Although this would come with opportunities to yield taxes and create new jobs for the country, many are concerned about what legalisation would mean for illegal cannabis farms dotted across the country.
“The primary concern that I see is about small companies and communities where cannabis has been growing for years illegally. What the law needs to take into account – and tries to – is legitimatising these crops and converting them from an illegal to a legal world.
“That is something that has to be thoroughly thought through; you want to hopefully convert illegal growers into potential legal businesspeople.”
Although investors and entrepreneurs may be disheartened by Mexico’s failure to meet the deadline, many of the country’s citizens will be happy to see recreational cannabis remain illegal. One recent poll, for example, found that two-thirds of people disapprove of cannabis legalisation.
“There is still a high percentage of Mexicans that have, unfortunately, stigmatised cannabis. In my view, there is a big lack of information, a lack of communication and there is still stigmatisation of the plant that we need to work on,” Sanchez said.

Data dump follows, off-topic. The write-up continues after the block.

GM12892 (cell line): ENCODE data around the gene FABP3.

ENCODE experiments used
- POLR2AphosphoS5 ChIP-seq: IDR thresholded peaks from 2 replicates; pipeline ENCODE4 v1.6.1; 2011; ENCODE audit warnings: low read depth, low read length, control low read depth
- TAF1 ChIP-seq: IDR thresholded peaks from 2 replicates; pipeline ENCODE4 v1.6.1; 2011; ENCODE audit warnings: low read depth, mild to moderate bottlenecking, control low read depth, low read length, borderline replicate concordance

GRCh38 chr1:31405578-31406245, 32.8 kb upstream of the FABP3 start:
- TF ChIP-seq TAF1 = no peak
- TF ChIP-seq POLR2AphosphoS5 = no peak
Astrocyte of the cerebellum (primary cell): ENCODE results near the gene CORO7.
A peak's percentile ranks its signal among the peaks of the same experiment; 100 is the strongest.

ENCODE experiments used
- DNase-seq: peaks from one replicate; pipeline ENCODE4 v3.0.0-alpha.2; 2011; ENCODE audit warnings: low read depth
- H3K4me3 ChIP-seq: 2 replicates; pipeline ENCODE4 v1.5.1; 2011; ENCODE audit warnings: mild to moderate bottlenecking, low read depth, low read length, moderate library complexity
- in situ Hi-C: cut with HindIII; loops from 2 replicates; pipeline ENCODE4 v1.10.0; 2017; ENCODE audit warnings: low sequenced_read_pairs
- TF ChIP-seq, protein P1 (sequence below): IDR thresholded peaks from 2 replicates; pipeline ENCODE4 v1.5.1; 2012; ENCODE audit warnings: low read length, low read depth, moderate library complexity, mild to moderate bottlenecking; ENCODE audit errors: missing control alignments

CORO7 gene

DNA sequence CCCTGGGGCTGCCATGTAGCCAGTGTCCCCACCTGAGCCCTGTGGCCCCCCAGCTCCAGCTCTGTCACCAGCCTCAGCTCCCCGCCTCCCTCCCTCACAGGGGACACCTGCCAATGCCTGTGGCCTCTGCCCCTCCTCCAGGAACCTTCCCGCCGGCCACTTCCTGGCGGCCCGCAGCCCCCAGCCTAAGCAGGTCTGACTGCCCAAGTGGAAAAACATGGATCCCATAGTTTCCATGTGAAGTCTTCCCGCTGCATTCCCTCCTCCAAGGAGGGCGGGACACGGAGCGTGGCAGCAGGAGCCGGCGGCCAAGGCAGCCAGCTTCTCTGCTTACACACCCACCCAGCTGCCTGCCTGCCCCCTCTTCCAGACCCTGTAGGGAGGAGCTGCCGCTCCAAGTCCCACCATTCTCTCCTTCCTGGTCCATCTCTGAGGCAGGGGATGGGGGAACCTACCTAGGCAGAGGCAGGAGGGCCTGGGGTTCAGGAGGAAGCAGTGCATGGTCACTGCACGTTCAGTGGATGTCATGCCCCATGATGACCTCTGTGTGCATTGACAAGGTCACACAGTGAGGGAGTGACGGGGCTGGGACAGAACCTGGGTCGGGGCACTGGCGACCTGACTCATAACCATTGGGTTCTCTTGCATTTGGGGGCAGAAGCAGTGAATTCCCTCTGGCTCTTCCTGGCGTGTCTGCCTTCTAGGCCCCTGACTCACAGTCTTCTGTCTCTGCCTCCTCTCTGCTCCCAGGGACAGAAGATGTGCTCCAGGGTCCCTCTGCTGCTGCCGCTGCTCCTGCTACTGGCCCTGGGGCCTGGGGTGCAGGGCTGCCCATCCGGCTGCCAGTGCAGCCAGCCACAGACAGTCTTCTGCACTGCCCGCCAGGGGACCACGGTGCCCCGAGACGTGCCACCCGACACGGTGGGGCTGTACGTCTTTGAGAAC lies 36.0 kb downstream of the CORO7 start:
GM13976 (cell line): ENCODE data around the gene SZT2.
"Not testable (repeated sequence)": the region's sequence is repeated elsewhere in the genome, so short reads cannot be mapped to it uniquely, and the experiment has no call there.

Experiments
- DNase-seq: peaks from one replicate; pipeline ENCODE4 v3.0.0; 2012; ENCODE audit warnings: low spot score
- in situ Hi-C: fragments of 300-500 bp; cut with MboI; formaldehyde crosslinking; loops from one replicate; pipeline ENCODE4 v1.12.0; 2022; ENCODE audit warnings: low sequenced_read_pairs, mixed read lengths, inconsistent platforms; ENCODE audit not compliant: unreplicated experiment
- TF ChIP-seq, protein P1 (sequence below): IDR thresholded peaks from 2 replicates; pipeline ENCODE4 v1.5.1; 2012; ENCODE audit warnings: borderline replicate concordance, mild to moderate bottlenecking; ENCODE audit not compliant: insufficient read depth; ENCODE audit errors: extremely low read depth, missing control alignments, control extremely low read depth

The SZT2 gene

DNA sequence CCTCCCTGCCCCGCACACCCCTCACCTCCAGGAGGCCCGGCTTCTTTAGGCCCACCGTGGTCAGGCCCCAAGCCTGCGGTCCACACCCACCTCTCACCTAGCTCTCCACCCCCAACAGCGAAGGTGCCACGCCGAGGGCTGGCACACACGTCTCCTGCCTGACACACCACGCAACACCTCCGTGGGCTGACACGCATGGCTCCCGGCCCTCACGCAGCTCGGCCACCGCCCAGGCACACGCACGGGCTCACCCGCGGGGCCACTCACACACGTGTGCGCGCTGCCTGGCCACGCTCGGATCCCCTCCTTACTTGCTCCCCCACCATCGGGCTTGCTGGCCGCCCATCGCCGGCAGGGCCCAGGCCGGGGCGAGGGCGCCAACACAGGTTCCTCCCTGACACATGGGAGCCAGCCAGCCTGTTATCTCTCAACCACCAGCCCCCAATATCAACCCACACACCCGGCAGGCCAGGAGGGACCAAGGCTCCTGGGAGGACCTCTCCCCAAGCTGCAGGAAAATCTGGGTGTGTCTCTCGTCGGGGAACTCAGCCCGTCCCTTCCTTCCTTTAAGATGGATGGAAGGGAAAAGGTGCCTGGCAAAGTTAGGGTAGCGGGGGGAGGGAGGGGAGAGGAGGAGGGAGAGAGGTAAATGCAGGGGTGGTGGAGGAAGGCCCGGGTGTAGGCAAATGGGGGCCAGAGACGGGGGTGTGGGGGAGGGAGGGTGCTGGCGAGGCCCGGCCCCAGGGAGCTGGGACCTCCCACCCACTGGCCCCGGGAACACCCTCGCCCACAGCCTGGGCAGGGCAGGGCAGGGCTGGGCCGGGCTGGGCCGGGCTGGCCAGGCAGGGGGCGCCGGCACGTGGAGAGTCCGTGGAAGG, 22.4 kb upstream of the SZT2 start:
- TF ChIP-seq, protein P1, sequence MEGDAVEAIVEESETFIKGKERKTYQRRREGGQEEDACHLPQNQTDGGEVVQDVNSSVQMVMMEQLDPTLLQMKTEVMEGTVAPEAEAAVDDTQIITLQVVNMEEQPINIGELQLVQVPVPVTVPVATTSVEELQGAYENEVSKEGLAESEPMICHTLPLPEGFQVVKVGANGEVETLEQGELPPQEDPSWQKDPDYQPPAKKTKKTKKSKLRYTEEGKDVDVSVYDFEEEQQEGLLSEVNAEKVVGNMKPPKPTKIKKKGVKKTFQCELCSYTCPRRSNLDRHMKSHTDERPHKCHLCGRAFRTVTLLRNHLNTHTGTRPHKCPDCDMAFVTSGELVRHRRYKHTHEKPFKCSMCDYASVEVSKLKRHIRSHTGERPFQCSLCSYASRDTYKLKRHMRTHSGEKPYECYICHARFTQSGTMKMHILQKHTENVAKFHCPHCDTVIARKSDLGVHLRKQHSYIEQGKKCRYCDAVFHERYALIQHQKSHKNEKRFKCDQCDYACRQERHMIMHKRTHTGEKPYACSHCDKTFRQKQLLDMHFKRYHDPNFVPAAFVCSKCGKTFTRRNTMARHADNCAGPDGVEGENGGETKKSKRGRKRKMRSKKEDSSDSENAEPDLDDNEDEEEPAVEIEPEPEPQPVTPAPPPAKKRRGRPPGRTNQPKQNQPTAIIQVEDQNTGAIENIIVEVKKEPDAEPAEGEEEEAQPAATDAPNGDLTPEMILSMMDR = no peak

“Unfortunately many people think that legalising cannabis would mean marijuana would be on every corner, but as business people, that’s not what we are aiming for.
“Activists who have been fighting for this law come across as people who just want to be stoned every day, and that’s unfortunate because this could be a great industry and the country could grow because of it.”
Mexico is a country marred by drug wars that have, according to the Council of Foreign Relation, taken an estimated 150,000 lives. Legalising cannabis is not going to eliminate organised crime in Mexico, however Sanchez argues that it could reduce it.
“There is no doubt in my mind and many people’s in the industry, that we see this as an opportunity to reduce or eliminate part of the organised crime that is related to this product,” Sanchez said.
“We know there are other substances and there are other organised crime activities; this is not the only one. If we legalise cannabis, organised crime will not stop; that is not the case. But, it will certainly take cannabis away from organised crime and it will be an opportunity for Mexico.”